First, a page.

export ZEROTIER_CENTRAL_URL="https://my.zerotier.com/api"
# Digital Ocean
export DIGITALOCEAN_TOKEN="XXXXXXXXXXXXXXXXXXXXXXXXXXXXXXXXXXXXXXXXXXXXXXXXXXXXXXXXXXXXXXXX"
# Amazon Web Services
export AWS_ACCESS_KEY_ID="XXXXXXXXXXXXXXXXXXXX"
export AWS_SECRET_ACCESS_KEY="XXXXXXXXXXXXXXXXXXXXXXXXXXXXXXXXXXXXXXXX"
export AWS_REGION="us-east-1"
# Google Compute Platform
export GOOGLE_CREDENTIALS="$(cat key-downloaded-from-gcp-console.json)"
export GOOGLE_CLOUD_PROJECT="XXX-XXXXXX"
export GOOGLE_REGION="us-east4"
export GOOGLE_ZONE="us-east4-a"
# Microsoft Azure
export ARM_SUBSCRIPTION_ID="XXXXXXXX-XXXX-XXXX-XXXX-XXXXXXXXXXXX"
export ARM_TENANT_ID="XXXXXXXX-XXXX-XXXX-XXXX-XXXXXXXXXXXX"
export ARM_CLIENT_ID="XXXXXXXX-XXXX-XXXX-XXXX-XXXXXXXXXXXX"
export ARM_CLIENT_SECRET="XXXXXXXXXXXXXXXXXXXXXXXXXXXXXXXXXX"
# IBM Cloud
export IBMCLOUD_API_KEY="XXXXXXXXXXXXXXXXXXXXXXXXXXXXXXXXXXXXXXXXXXXX"
export IBMCLOUD_REGION="us-east"
# Oracle Cloud Infrastructure
export TF_VAR_compartment_id="ocid1.tenancy.oc1..xxxxxxxxxxxxxxxxxxxxxxxxxxxxxxxxxxxxxxxxxxxxxxxxxxxxxxxxxxxx"
# please configure ~/.oci/config
# Alibaba Cloud
export ALICLOUD_ACCESS_KEY="XXXXXXXXXXXXXXXXXXXXXXXX"
export ALICLOUD_SECRET_KEY="XXXXXXXXXXXXXXXXXXXXXXXXXXXXXX"
export ALICLOUD_REGION="us-east-1"
# Vultr
export VULTR_API_KEY="XXXXXXXXXXXXXXXXXXXXXXXXXXXXXXXXXXXX"
# Equinix Metal
export METAL_AUTH_TOKEN="XXXXXXXXXXXXXXXXXXXXXXXXXXXXXXXX"

Hit the web servers#

Each node is running a web server with an example nginx page, accessible with an internal DNS address.

For example, http://aws.demo.lab.

hit a webserver

Understanding ZeroTier VL2#

ZeroTier networks are virtual Ethernet switches. This means that anything you can do on a physical LAN segment, ZeroTier can over the Internet, securely, across clouds, and through NAT devices.

https://www.flickr.com/photos/valkyrieh116/311526846
Down the Rabbit Hole - Valerie Hinojosa 2006

laptop:~$ ssh do.demo.lab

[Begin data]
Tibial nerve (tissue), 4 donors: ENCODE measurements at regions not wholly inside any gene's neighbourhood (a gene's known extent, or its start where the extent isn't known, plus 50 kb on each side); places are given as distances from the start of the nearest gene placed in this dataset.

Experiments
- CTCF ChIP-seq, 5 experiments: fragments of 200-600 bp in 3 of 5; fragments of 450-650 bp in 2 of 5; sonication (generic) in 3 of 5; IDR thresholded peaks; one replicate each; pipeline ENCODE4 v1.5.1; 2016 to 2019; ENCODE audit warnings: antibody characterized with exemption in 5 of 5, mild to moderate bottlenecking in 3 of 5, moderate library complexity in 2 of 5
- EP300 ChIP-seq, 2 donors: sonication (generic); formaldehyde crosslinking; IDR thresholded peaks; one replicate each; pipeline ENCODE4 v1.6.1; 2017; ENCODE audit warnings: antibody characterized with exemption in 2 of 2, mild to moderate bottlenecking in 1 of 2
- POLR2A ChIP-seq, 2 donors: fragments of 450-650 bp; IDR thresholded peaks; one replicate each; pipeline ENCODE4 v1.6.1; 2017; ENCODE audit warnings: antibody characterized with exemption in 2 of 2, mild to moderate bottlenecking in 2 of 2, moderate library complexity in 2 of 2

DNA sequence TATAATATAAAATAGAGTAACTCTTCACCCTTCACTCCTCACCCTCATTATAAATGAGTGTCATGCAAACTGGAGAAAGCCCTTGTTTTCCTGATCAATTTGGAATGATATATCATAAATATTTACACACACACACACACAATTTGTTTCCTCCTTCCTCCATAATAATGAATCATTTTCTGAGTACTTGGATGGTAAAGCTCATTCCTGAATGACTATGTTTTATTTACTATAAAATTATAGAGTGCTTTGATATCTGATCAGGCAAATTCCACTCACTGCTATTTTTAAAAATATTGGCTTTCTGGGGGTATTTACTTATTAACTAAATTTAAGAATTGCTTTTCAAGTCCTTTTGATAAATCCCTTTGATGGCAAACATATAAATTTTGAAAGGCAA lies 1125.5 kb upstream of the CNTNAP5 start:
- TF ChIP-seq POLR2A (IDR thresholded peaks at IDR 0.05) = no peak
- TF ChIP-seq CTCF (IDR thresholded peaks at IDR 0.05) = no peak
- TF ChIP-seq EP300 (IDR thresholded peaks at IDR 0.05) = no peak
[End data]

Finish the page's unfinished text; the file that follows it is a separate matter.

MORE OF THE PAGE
Ping all the boxen (v4)#

alice@do:~$ for i in laptop aws gcp azu oci ali ibm vul eqx ; do ping -4 -c 1 $i.demo.lab ; done &>/dev/null

Examine the ARP cache#

alice@do:~$ arp -a | grep demo | sort
ali.demo.lab (10.0.8.1) at 5e:1e:72:fb:14:e4 [ether] on ztyqb6mebi
aws.demo.lab (10.0.2.1) at 5e:6c:4b:3a:05:4f [ether] on ztyqb6mebi
azu.demo.lab (10.0.4.1) at 5e:d5:43:77:15:62 [ether] on ztyqb6mebi
eqx.demo.lab (10.0.9.1) at 5e:11:0c:5d:cd:44 [ether] on ztyqb6mebi
gcp.demo.lab (10.0.3.1) at 5e:5f:43:6c:9a:58 [ether] on ztyqb6mebi
ibm.demo.lab (10.0.6.1) at 5e:38:83:97:55:1a [ether] on ztyqb6mebi
laptop.demo.lab (10.0.0.83) at 5e:27:8a:8d:21:51 [ether] on ztyqb6mebi
oci.demo.lab (10.0.5.1) at 5e:19:d5:76:be:24 [ether] on ztyqb6mebi
vul.demo.lab (10.0.7.1) at 5e:3c:36:a8:9f:9d [ether] on ztyqb6mebi

As you can see, the ARP table now contains an entry for each node on our network, just as it would on a local ethernet network.

Examine the interfaces#

Run the ip link command to examine the interfaces on each box.

alice@do:~$ ip link | grep -A1 zt
4: ztyqb6mebi: <BROADCAST,MULTICAST,UP,LOWER_UP> mtu 2800 qdisc fq_codel state UNKNOWN mode DEFAULT group default qlen 1000
link/ether 5e:56:14:d3:25:ed brd ff:ff:ff:ff:ff:ff

You'll see a virtual ethernet interface for each ZeroTier network the node is joined to. (in this case, one)

alice@aws:~$ ip link | grep -A1 zt
3: ztyqb6mebi: <BROADCAST,MULTICAST,UP,LOWER_UP> mtu 2800 qdisc fq_codel state UNKNOWN mode DEFAULT group default qlen 1000
link/ether 5e:6c:4b:3a:05:4f brd ff:ff:ff:ff:ff:ff